The Dirt Locker: Dirty Deeds Done in the Name of IT
Jobs may still be scarce in today's economy, but there's no shortage of nasty IT work -- as the third annual installment of our Dirty IT Jobs series clearly demonstrates.
Some tech jobs are literally dirty; digging around the innards of a data center or running network cables through crawlspaces, for example, can leave you deeply in need of a shower.
[ For more dirty IT jobs, see "The 7 dirtiest jobs in IT" and "Even dirtier IT jobs: The muck stops here" | Find out which of our eight classic IT personality types best suit your temperament by taking the InfoWorld IT personality type quiz. ]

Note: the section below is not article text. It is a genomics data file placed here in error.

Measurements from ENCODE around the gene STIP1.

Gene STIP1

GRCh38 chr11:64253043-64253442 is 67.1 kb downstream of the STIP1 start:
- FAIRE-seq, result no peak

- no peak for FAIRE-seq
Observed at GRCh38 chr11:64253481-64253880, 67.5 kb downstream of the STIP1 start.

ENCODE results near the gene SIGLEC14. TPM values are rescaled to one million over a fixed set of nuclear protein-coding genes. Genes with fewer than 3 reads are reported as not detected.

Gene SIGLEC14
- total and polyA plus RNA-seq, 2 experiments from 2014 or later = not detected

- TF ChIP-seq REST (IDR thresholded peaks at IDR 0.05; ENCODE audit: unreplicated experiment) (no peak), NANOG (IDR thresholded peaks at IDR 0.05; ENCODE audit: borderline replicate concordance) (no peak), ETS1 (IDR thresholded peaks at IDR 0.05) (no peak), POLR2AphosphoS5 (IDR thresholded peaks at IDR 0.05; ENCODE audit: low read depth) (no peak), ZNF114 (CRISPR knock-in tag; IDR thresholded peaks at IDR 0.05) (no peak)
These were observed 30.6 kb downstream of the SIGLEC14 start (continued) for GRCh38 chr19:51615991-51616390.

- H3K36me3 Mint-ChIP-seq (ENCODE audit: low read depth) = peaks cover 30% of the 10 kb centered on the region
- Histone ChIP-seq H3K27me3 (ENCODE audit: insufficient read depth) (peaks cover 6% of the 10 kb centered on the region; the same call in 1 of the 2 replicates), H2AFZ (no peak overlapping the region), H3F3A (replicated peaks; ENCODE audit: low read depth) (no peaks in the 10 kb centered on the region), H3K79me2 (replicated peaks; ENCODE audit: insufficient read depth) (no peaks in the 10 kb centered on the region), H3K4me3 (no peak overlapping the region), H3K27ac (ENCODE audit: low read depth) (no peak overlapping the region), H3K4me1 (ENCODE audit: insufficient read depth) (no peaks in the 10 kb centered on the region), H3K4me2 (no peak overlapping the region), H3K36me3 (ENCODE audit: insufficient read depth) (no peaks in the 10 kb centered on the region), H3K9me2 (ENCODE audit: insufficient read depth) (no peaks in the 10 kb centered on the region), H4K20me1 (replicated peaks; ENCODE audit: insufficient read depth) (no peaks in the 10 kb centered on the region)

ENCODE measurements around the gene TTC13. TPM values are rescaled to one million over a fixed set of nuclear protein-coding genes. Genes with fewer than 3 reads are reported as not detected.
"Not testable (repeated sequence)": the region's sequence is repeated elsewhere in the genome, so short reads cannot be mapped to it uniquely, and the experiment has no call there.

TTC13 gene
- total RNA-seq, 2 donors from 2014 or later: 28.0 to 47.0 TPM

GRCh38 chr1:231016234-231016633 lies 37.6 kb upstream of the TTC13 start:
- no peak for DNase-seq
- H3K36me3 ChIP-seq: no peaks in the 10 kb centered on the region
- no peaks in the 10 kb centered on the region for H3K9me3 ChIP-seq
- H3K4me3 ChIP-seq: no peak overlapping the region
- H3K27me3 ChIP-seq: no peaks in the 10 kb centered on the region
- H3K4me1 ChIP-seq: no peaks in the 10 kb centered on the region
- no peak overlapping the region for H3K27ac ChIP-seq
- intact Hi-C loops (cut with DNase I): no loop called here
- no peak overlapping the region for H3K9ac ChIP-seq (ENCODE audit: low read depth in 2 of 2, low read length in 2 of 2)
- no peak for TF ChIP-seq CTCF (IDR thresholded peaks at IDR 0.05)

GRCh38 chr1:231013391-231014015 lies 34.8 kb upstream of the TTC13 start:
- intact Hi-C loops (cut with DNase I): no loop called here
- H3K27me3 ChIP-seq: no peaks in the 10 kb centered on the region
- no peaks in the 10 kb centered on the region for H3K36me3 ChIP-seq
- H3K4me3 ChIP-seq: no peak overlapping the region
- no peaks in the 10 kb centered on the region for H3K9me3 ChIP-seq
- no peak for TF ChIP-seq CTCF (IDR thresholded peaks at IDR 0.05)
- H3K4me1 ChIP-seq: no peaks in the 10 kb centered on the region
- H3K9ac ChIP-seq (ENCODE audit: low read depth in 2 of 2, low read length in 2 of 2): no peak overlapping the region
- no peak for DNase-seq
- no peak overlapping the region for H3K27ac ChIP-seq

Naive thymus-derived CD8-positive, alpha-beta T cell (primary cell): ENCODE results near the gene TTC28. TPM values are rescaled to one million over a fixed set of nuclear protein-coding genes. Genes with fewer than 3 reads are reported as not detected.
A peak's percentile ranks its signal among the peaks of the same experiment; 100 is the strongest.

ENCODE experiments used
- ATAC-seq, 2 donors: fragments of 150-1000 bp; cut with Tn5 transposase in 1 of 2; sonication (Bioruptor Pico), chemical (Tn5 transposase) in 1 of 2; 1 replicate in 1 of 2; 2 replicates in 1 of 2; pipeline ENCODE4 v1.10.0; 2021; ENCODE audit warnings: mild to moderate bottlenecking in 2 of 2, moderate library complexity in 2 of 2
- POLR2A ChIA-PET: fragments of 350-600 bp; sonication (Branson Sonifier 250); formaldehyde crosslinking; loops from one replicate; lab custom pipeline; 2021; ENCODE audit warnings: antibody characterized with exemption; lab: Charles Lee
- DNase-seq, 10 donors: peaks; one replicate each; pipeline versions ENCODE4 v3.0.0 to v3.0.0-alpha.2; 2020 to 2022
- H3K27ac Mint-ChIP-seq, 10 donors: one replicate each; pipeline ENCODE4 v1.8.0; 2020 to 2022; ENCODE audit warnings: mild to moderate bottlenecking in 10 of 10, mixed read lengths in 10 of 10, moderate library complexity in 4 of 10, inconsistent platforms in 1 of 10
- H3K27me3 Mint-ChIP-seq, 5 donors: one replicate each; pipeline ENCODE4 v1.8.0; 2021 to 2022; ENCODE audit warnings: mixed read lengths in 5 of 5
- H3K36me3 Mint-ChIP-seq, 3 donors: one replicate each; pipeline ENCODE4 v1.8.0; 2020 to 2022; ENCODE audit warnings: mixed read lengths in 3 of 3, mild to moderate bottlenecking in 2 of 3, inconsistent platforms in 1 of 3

More often, though, dirty IT jobs put people in tough positions -- like having to explain to a crew of arrogant geeks why the network can't be upgraded the same day payroll needs to run; or why you're not a spammer despite what it says on your business card; or how lying about your company's products is probably not a good strategy for long-term growth. You may be forced to take the blame for a failed project even when it's not your fault or to expose wrongdoing at your workplace even if it puts your career at risk.
Dirty IT jobs never rest, and neither do the people charged with doing them. Be thankful you aren't one of them. And if you are -- well, at least you have a job. Right?
What dirty IT jobs have we missed? Nominate yours in our dirty IT jobs discussion thread.
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